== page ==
By Laton McCartney
Richard Watson is frustrated. For several years Watson, a professor in the management information systems department at University of Georgia’s Terry College of Business, has been telling IT chiefs about the importance of energy informatics, but it has been a tough sell. “CIOs still don’t see this as a central role for IT,” says Watson.
That may change soon. “We expect that CIOs will increasingly be given responsibility for finding solutions to reduce corporate energy consumption as the idea of energy informatics gains acceptance,” Watson says.
Last year Watson and Marie-Claude Boudreau, an associate professor at Georgia, did a report on energy informatics for the Advanced Practices Council of the Society for Information Management (SIM). Watson has since been named the council’s research director and has been evangelizing the need for IT executives to take ownership of what is proving to be a major energy and money saving tool. Recently, Watson spoke with CIOZone about this emerging tool
What exactly is energy informatics?
It’s a specialist subfield. It focuses on creating information systems based solutions for energy supply/demand systems. It uses sensor networks to gather information about the use of current energy consumption and distribution systems. The efficiency of many current energy consumption and distribution systems can be improved by using sensor networks to gather information about their use and applying the gathered information to optimize these systems.
Can you give a specific example of how this works?
Well, on a really simple basis, sensors can see if employees are in the workplace. If they aren’t present, the air conditioning or heat is automatically shut off. Or in a college dorm, if no one is in a room, the cooling or heating system shuts down automatically.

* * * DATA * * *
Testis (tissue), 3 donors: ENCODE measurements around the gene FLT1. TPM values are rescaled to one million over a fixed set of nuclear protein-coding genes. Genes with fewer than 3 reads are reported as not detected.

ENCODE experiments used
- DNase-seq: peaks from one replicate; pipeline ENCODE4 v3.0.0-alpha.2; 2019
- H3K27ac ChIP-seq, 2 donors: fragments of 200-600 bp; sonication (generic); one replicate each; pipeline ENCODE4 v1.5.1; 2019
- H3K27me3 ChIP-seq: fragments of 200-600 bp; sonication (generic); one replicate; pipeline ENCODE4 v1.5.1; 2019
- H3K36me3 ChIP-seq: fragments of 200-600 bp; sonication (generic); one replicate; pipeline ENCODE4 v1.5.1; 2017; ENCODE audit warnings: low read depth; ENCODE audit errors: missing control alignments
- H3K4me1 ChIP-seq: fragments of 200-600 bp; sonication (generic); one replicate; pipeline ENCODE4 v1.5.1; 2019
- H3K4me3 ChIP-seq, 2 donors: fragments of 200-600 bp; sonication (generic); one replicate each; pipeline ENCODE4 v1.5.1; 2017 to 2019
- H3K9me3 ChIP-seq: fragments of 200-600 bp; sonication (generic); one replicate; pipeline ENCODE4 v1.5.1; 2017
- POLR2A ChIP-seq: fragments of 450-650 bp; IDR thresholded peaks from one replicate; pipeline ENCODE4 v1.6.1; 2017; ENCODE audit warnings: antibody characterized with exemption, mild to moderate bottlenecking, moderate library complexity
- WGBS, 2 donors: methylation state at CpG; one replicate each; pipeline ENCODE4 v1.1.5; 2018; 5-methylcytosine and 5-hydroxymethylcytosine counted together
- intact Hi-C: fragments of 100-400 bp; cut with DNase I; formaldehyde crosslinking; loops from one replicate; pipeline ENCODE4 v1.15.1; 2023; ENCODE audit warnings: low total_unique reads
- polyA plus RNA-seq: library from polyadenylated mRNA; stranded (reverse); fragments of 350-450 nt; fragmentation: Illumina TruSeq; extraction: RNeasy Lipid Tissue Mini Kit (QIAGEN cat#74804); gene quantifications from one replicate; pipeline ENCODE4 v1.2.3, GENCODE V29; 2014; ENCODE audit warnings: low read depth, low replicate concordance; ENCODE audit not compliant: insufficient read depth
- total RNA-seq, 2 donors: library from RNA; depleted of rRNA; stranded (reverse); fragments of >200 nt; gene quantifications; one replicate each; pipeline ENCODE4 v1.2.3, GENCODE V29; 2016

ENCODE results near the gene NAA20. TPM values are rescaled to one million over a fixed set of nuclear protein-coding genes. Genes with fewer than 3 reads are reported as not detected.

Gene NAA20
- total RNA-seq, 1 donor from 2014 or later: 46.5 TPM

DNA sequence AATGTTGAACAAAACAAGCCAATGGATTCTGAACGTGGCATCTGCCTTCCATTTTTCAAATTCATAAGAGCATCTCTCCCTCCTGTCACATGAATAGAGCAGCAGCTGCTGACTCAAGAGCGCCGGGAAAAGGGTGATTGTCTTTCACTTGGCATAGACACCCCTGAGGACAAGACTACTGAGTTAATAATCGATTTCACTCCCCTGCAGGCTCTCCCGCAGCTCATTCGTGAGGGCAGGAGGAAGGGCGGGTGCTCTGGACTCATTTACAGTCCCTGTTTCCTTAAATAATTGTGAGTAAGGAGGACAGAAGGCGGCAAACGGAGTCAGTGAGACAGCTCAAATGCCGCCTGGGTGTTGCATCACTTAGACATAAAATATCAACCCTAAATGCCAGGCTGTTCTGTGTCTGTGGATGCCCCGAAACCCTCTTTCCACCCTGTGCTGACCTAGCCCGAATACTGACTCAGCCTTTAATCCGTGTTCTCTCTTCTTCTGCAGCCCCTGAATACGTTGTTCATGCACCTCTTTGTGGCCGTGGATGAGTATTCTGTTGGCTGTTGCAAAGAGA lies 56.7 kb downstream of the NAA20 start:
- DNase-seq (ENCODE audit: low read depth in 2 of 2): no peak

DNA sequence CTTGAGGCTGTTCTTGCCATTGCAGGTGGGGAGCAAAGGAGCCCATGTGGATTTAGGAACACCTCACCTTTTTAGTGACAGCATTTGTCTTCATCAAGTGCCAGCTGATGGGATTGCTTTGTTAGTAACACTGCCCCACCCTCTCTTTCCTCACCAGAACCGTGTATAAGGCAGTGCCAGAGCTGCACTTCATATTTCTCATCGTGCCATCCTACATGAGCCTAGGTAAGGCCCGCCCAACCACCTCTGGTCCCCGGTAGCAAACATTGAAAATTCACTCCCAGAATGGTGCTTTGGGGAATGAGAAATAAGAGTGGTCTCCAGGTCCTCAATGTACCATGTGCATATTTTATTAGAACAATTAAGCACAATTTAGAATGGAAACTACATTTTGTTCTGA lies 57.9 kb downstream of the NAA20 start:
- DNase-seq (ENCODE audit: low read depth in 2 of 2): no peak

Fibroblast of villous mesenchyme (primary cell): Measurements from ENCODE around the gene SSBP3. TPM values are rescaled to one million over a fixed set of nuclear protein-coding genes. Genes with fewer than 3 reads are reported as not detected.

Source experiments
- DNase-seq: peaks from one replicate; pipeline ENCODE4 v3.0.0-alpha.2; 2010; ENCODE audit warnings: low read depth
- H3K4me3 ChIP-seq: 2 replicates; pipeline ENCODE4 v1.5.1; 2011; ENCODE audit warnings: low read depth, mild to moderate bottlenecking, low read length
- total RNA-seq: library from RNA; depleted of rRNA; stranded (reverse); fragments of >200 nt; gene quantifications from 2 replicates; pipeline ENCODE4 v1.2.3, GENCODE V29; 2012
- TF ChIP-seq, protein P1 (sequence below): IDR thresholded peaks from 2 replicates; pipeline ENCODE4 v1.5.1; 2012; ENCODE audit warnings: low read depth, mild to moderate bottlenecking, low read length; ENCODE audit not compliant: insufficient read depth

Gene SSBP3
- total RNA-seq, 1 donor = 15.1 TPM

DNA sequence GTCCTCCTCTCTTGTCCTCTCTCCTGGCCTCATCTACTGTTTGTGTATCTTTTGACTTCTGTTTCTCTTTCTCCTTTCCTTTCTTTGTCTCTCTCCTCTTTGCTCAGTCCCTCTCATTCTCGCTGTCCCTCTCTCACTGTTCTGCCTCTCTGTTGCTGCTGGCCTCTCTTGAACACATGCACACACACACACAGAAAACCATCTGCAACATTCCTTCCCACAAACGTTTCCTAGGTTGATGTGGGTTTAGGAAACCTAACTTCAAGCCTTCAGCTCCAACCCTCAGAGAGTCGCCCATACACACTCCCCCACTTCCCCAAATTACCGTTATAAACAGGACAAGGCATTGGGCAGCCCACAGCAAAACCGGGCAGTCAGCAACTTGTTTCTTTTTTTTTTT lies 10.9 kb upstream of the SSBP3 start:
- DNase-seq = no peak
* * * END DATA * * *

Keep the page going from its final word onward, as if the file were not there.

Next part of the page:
Is this is use today or is it something that’s on the horizon?
Some companies are using it with great success. For instance, Telenor, a wireless provider from Norway, reduced its electricity usage from 300 kWh to 100 kWh per square meter. With its 1,100 workplaces that are individually controlled, only areas that are in use and active are heated or cooled. Rooms are regulated with 600 multifunctional office nodes with sensors, while 900 valves control ventilation.
You’ve written that while CIOs in the U.S. have gotten on board with green energy, they’ve been slow to move on informatics. Is there a reason for this?
Energy informatics is being used in this country on a limited basis. For example, UPS has a Telematics project where a large number of metrics were collected from the trucks, drivers and customer interactions. This led to valuable insights when the disparate data sets were aggregated and analyzed. Indeed, once UPS had a global view of its entire data asset, it could then understand that its delivery personnel were driving unnecessary miles and could recommend remedial practices.
Still, CIOs have been slow to adopt this approach. One of the problems is that to create an informatics energy system, IT has to work with the building people. And as a rule IT doesn’t talk to them. Another is that the software generally has to be custom built.
What does the CIO need to do to prepare for energy informatics?
We recommend that CIOs consider several steps for acquiring the necessary human skills. For instance, the IS unit might need to hire, or gain access to, an energy economist who understands the various energy options available to a firm and their financial implications.
IS will also need to incorporate building automation within its control or develop a strong relationship with those who currently run the building management systems. Corporate information systems and building automation need to share data such as room occupancy time and numbers) to ensure that air flows are delivered when needed and rooms are not unnecessarily cooled or heated.
Finally, management scientists will be needed to advise, develop, and implement algorithms for flow network optimization. Finally, sensor network skills will be required to design the networks necessary to capture the data for optimizing flow networks. Given that such skills should not be required on an ongoing basis, consulting services should probably be used.
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